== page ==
With all Hell breaking loose at colleges and universities and even some Republican members of the Virginia General Assembly seeking to insert gay non-discrimination protections in pending legislation, Bob "Taliban Bob" McDonnell has issued what some are calling an edict (others a directive) barring all forms of discrimination in Virginia's governmental offices.
This action would seem to be a direct blow to Attorney General Ken Cuccinelli who inflamed the issue last week with his directive to Virginia's public colleges and universities to rescind their non-discrimination policies that made sexual orientation a named protected category. Only time will tell if this action can stem the firestorm that McDonnell and Cuccinelli have unleashed on themselves and the GOP in Virginia.
Hopefully, but most of us see McDonnell's action as too little too late.
Both the Virginia Pilot and the Richmond Times Dispatch have stories. First highlights from the Richmond Times Dispatch after the jump.
In an executive directive sent today to all state employees, Gov. Bob McDonnell projected his strongest stance yet on non-discrimination in the workplace, but stopped short of calling for the legislature to add a protection based on sexual orientation.
"Employment discrimination of any kind will not be tolerated by this administration," it states. "Consistent with state and federal law, and the Virginia and United States Constitutions, I hereby direct that the hiring, promotion, compensation, treatment, discipline, and termination of state employees shall be based on an individual's job qualifications, merit and performance.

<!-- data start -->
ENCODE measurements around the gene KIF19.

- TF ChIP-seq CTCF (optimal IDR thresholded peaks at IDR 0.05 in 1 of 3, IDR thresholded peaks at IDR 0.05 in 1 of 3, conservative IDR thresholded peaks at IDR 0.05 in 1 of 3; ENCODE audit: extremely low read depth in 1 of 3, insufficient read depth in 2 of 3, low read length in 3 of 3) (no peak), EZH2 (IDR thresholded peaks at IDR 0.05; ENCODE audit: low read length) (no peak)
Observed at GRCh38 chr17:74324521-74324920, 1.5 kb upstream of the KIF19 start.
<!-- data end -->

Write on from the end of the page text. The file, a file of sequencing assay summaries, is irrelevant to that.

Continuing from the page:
"No employee of the Executive Branch shall engage in any discriminatory conduct against another employee."
The first Executive Directive from McDonnell further states that "any cabinet member, agency head, manager, supervisor or employee who discriminates against a state employee or prospective employee in violation of the law or this standard of conduct shall be subject to appropriate disciplinary action, ranging from reprimand to termination."
On the House of Delegates floor this afternoon, Dels. Joseph D. Morrissey, D-Henrico, and David L. Englin, D-Alexandria, called on the governor to send a bill to the General Assembly before it adjourns on Saturday to add sexual orientation as a protected class in the state code. Just this week, the Republican-majority House refused to act on a tabled bill that would have added that protection to the state code. . . . At Virginia Commonwealth University, meantime, more than 1,000 people turned out to protest Cuccinelli's opinion.
The Virginian Pilot is also carrying the story. Here are highlights from that coverage:
In a strongly worded edict, Gov. Bob McDonnell today instructed state agencies not to discriminate against gay and lesbian workers during the hiring process or in the workplace.
His directive comes in the wake of a recent firestorm ignited after Attorney General Ken Cuccinelli wrote to Virginia college and university officials telling them they lack the legal authority to adopt employment policies with protection for gay workers.
While McDonnell's missive takes a strong stand on Virginia's non-discrimination posture, it doesn't carry the weight of law, as an executive order does.
Earlier Wednesday, Sen. Tommy Norment tacked a sexual orientation amendment onto an economic development bill from the McDonnell administration as it passed out of the Senate Finance Committee. The James City County Republican altered legislation that would give the governor greater flexibility to offer financial incentives to attract companies to Virginia.
It is widely viewed as vehicle to recruit defense giant Northrop Grumman, which is considering Virginia as a site for a new headquarters.
Inasmuch as the question of the strength of an Executive Order is now pending before the Virginia Supreme Court, equality advocates need to insist on legislative action. The irony, of course, if this happens will be that Cuccinelli's overreaching with the backing of The Family Foundation might prove to be the undoing of The Family Foundation's anti-gay agenda.